- the definition of violence
- is violence a problem?
- causes of violence
- types of violence
- personal experiences
- reasons to participate in violence
- community resources
- solutions to violence.
The development of the Phase 2 survey data collection instrument was guided by the thematic findings from the qualitative interviews. The use of the language of the youth from Phase 1 contributed to ensuring the questions for the survey were meaningful to the youth completing the survey questionnaire in Phase 228. The survey data, although not as in-depth as in the Phase 1 qualitative interviews, allowed for a larger sample of youth. The survey was pilot tested in one rural school in Southern Alberta, Canada, and refinements were made as necessary. The research team did not do psychometric testing on the instrument but future research should include this type of analysis.
The rural youth violence survey instrument was composed of demographic questions and 70 questions that specifically focused on violence. Using the qualitative findings, the survey questions were developed with anchoring from four-point Likert scales. Male and female youth answered questions on:
- the meaning of violence
- the causes of violence
- the consequences of violence
- solutions to violence within their respective rural communities.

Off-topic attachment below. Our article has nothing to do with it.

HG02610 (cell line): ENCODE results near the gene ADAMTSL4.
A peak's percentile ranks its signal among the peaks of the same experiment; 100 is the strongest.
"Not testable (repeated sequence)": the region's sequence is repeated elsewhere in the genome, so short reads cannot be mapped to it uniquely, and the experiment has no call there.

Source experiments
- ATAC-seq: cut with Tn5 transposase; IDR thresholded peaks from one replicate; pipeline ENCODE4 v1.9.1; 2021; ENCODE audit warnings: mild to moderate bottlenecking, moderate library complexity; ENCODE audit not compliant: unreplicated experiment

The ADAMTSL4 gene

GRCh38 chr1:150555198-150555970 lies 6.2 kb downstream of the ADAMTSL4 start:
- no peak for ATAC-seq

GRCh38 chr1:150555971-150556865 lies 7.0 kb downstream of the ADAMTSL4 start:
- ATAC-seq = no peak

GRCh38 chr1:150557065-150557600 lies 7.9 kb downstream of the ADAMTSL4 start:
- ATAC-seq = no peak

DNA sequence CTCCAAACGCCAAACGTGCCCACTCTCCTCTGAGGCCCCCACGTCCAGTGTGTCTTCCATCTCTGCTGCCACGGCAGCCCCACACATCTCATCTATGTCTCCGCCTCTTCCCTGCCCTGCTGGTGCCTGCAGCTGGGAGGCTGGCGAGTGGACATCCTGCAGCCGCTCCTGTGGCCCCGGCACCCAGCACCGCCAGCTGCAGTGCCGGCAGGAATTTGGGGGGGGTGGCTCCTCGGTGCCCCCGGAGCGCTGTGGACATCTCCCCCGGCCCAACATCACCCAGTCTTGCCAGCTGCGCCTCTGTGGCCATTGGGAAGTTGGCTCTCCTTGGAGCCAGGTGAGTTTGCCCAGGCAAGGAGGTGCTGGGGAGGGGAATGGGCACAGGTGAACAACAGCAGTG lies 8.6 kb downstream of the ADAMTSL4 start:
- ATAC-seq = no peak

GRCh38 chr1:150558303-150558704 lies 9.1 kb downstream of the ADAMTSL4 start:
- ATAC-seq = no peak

The research received ethics approval for studies involving human subjects from the first author's university.
The youth chosen to participate were in grades 6 to 12, a group that previous research identified as having a rising incidence of violence on school grounds29. The researchers identified a number of rural middle and high schools and randomly chose three names.
Local school superintendents gave permission for the staff to be contacted by the researchers. In order to enlist the involvement of the schools, the research team gave a presentation at each site, detailing the goals, data collection methods and the process of obtaining consent. Information packages were then sent to the principals and consent forms were distributed to be signed by parents or guardians. In each of the schools the principal volunteered to be the site coordinator. This role involved the distribution and collection of consent forms and arranging for the in-classroom completion and collection of forms as well as liaising with the researchers. Students made the choice of whether or not to take the consent forms home for signature, allowing them to complete the survey questionnaire during regular class time. The signed consent forms were returned to the research site coordinator in the school and were kept in a secure and confidential location. Often, it took weeks for the forms to be returned to the school.